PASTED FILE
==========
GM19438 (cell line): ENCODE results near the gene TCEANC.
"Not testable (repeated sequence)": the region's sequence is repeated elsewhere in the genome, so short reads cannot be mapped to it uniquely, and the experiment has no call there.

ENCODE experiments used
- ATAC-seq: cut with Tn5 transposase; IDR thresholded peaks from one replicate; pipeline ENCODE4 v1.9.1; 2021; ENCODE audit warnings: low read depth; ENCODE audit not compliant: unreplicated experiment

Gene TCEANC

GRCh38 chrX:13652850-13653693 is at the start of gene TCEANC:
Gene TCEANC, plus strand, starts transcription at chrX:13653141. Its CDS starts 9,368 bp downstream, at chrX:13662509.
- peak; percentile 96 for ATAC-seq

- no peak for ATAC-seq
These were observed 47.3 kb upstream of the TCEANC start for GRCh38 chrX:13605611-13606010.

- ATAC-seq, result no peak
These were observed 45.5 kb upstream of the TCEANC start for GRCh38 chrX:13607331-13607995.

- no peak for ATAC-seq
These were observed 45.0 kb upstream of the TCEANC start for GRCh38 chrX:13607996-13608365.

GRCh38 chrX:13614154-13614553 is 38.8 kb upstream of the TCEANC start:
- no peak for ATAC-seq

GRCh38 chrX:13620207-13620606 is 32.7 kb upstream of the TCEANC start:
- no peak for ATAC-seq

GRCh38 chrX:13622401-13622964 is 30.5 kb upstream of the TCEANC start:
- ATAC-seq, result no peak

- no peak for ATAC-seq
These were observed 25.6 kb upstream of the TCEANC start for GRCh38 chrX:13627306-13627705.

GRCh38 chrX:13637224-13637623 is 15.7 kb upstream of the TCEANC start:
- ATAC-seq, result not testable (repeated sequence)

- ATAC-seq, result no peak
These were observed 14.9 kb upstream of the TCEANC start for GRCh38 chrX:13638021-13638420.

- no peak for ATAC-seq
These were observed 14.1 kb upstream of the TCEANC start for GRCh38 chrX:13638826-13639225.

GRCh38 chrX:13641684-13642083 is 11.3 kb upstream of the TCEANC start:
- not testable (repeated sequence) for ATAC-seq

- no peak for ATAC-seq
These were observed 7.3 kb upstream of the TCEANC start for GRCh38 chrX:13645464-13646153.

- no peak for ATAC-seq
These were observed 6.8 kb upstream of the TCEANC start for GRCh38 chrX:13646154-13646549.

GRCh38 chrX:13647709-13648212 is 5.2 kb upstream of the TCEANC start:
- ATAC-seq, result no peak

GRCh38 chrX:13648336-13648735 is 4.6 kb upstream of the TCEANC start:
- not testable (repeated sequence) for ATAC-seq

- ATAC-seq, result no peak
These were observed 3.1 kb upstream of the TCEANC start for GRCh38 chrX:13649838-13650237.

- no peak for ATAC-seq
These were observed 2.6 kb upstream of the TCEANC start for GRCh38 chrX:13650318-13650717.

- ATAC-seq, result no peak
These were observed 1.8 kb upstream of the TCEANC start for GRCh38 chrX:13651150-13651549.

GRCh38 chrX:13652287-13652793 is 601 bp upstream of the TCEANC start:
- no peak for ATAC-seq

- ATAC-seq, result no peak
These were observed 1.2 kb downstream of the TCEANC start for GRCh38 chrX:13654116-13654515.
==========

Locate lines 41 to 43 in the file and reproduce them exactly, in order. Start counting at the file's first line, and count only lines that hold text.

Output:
- no peak for ATAC-seq
These were observed 2.6 kb upstream of the TCEANC start for GRCh38 chrX:13650318-13650717.

- ATAC-seq, result no peak